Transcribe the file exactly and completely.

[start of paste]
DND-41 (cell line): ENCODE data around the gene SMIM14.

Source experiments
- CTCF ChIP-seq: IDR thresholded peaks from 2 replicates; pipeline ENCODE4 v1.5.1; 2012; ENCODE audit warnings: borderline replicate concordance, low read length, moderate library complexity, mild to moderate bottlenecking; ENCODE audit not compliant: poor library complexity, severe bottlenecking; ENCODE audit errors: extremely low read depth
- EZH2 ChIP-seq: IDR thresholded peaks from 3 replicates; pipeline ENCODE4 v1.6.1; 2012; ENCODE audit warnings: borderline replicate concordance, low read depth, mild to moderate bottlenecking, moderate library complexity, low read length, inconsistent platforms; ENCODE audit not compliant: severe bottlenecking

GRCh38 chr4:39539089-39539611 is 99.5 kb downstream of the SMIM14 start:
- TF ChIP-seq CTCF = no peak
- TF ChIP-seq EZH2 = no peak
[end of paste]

DND-41 (cell line): ENCODE data around the gene SMIM14.

Source experiments
- CTCF ChIP-seq: IDR thresholded peaks from 2 replicates; pipeline ENCODE4 v1.5.1; 2012; ENCODE audit warnings: borderline replicate concordance, low read length, moderate library complexity, mild to moderate bottlenecking; ENCODE audit not compliant: poor library complexity, severe bottlenecking; ENCODE audit errors: extremely low read depth
- EZH2 ChIP-seq: IDR thresholded peaks from 3 replicates; pipeline ENCODE4 v1.6.1; 2012; ENCODE audit warnings: borderline replicate concordance, low read depth, mild to moderate bottlenecking, moderate library complexity, low read length, inconsistent platforms; ENCODE audit not compliant: severe bottlenecking

GRCh38 chr4:39539089-39539611 is 99.5 kb downstream of the SMIM14 start:
- TF ChIP-seq CTCF = no peak
- TF ChIP-seq EZH2 = no peak